Digitalisation in OCOP product development needs stronger policy support

Thursday, Jan 27, 2022 08:36

Nguyen Minh Tien, director and chief of the Central Coordination Office for New Rural Development

After three years of implementation, the OCOP (One Commune-One Product) programme has become a key policy being extensively deployed in localities.

The programme has awakened local comparative advantages, especially local cultural values to create multi-valued products. However, in the past two years, the pandemic has disrupted the production and consumption of OCOP products which quickened the need to put these products on e-commerce platforms to expand distribution channels, thereby promoting structural transformation and improving the value of products for farmers.

Nguyen Minh Tien, director and chief of the Central Coordination Office for New Rural Development under the Ministry of Agriculture and Rural Development, talks about the digitalisation in OCOP development on the Economic Focus programme of Vietnam News Agency Television.

Since when was digital transformation in the OCOP programme noticed and implemented?

In 2019, during a business trip to Son La Province, we met an OCOP participant who brought a very thick stack of documents to show us the proof of OCOP product evaluation. They said for each product applying for classification, the expense for photocopying alone reached VND10 million (US$435), so if registering for 3-level assessments (from district to province to central levels), the cost could double or triple. So, we found that if we continue to evaluate products based on such paper documents, it is not only very expensive for the participants but also a big waste of paper. Then we determined the first step should be the application of IT and digital transformation in product evaluation and rating. This is convenient for both participants and management bodies as we can track their participation in the programme while minimising the paperwork.

In 2020, as the pandemic disrupted many agricultural product chains, including OCOP products, we realised the necessity for digital transformation, focusing on e-commerce to reach consumers in the context that traditional sales were impossible due to social distancing measures to combat the pandemic.

Participants in the OCOP programme are mostly small production facilities, so they cannot either organise trade promotion campaigns formally like large enterprises or connect with supermarket chains. Through e-commerce platforms, they can connect with consumers.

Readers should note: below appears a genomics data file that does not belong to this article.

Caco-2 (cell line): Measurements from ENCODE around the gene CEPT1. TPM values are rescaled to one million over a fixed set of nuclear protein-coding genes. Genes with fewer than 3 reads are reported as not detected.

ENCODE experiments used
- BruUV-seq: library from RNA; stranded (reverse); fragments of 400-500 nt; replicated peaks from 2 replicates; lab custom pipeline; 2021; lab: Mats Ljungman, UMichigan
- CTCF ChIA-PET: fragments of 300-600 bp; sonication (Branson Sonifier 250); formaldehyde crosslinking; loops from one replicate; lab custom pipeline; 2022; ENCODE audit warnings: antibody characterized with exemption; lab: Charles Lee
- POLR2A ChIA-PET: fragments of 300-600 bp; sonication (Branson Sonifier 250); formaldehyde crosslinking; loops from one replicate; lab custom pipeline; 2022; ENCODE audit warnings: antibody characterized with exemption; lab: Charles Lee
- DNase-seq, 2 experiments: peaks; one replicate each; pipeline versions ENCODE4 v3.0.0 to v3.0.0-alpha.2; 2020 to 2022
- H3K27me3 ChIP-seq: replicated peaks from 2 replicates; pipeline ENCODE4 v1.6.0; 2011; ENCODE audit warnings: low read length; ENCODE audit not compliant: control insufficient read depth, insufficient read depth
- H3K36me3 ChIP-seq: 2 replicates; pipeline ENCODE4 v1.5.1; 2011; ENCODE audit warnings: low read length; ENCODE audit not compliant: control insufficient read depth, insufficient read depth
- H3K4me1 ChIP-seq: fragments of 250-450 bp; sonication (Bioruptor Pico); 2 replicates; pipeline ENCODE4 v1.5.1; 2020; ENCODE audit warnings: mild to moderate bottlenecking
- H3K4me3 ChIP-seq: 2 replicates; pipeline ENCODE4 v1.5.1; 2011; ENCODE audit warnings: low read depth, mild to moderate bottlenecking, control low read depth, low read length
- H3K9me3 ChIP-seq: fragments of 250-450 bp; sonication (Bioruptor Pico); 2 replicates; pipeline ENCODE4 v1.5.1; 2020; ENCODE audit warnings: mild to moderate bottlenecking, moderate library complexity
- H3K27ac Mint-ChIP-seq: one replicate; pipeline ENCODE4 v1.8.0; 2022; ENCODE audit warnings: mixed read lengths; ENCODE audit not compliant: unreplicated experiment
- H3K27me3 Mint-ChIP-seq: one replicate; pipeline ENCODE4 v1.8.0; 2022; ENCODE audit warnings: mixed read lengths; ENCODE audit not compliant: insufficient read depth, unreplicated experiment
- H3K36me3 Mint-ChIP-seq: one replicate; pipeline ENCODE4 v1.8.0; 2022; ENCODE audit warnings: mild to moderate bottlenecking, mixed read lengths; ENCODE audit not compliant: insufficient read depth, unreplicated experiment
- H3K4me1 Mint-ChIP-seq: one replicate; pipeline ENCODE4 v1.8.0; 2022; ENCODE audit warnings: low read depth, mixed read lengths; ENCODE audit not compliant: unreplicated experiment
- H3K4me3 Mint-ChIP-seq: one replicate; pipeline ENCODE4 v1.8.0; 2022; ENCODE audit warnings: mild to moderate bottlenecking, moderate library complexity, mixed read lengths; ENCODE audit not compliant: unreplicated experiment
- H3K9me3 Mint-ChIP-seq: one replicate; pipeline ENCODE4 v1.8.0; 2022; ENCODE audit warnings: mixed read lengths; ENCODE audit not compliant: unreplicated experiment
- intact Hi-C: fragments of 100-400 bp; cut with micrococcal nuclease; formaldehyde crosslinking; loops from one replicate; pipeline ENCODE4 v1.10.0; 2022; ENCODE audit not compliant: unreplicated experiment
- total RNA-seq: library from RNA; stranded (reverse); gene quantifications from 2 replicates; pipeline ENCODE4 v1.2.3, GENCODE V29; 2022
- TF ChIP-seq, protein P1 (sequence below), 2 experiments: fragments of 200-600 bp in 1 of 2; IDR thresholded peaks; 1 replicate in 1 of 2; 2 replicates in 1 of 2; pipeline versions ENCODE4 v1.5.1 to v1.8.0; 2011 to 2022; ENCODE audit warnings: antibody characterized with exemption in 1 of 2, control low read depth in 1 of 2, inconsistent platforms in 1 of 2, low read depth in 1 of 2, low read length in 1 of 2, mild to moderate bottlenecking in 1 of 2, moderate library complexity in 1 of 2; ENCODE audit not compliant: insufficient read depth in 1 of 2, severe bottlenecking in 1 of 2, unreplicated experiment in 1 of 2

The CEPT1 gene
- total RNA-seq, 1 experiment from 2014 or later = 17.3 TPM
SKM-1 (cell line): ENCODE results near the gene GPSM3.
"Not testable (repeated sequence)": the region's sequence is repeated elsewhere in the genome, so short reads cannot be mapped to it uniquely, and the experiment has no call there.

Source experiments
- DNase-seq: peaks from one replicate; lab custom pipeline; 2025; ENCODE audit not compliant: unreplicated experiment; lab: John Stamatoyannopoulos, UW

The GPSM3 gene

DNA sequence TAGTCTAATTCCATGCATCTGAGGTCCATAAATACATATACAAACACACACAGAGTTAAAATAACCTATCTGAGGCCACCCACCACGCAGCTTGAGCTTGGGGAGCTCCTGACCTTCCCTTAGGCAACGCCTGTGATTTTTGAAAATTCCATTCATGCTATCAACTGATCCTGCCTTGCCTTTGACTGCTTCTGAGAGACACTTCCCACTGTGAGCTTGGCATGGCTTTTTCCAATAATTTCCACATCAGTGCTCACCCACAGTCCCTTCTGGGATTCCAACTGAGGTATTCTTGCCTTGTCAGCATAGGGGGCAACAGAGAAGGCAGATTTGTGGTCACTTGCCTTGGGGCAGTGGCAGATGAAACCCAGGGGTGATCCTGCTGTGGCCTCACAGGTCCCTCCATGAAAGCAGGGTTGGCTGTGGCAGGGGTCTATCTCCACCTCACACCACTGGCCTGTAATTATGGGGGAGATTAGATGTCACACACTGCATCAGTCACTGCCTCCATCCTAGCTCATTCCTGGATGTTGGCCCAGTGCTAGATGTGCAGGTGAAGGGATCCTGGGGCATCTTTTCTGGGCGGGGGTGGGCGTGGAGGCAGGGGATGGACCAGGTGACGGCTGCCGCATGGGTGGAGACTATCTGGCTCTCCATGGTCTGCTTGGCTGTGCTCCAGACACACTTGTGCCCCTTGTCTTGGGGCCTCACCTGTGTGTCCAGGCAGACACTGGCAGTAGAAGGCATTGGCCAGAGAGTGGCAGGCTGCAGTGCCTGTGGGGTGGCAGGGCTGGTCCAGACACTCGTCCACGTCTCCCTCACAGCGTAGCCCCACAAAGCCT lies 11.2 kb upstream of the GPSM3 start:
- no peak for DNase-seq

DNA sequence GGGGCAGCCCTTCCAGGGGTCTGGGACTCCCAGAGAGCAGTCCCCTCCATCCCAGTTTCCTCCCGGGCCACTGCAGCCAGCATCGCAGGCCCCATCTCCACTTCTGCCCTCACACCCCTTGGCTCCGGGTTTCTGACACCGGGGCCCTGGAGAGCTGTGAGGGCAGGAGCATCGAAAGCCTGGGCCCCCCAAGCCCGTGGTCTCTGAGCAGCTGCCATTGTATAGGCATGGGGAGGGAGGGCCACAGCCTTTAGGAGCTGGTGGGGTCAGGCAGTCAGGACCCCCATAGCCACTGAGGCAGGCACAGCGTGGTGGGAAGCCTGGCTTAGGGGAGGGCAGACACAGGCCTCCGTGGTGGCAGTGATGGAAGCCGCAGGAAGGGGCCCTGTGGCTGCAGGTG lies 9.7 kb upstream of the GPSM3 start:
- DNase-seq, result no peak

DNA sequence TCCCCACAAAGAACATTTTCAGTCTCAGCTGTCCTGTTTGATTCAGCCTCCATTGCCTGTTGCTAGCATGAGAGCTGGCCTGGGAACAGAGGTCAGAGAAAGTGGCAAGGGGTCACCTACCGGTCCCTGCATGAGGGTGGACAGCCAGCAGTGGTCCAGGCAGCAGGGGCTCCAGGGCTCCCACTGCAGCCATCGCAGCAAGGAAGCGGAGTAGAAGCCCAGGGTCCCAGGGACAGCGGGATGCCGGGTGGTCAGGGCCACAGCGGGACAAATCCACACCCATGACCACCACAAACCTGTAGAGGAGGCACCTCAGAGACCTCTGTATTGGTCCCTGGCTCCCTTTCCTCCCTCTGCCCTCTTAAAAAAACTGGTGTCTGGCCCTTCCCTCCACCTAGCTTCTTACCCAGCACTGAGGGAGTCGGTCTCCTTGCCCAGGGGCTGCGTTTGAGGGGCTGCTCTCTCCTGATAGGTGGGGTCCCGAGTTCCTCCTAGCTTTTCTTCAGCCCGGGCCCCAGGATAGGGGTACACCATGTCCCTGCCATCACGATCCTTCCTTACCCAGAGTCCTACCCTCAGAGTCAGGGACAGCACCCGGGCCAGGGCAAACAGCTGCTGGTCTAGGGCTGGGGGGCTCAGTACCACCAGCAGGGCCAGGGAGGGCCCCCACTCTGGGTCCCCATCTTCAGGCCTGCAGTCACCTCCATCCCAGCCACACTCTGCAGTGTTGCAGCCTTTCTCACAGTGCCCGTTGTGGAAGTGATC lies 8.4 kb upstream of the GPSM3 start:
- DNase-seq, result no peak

What are the difficulties when deploying this programme?

The first difficulty is the limited capability of participants in both skills and knowledge about digitalisation, so we have to conduct training workshops.

The second is poor technical infrastructure. Many sellers lacked even smartphones and computers. Internet connection was poor, especially for those in remote areas, which caused loss of sound and images during the livestreaming, making the products not attractive to viewers.

This shows that in order to support OCOP participants to catch up with the digitalisation trend, especially e-commerce, there must be a mechanism and policy. Although digital transformation or e-commerce is an inevitable trend and most common during the COVID-19 time, access to IT infrastructure is still a current bottleneck.

What results has the digitalisation process achieved so far?

In the early stage, despite limitations in capacity and equipment, step by step OCOP participants were able to catch up and connect online so sales on e-commerce increased very quickly. Currently, about 3,000 out of total 5,415 OCOP products have been sold on popular e-commerce platforms. Especially after we held training courses on online sales with provinces, we were surprised that many participants were completely confident in front of the camera like broadcast presenters. They introduced the product story, described the production process and talked about the intangible value of the product associated with each locality professionally, which attracted customers to the products.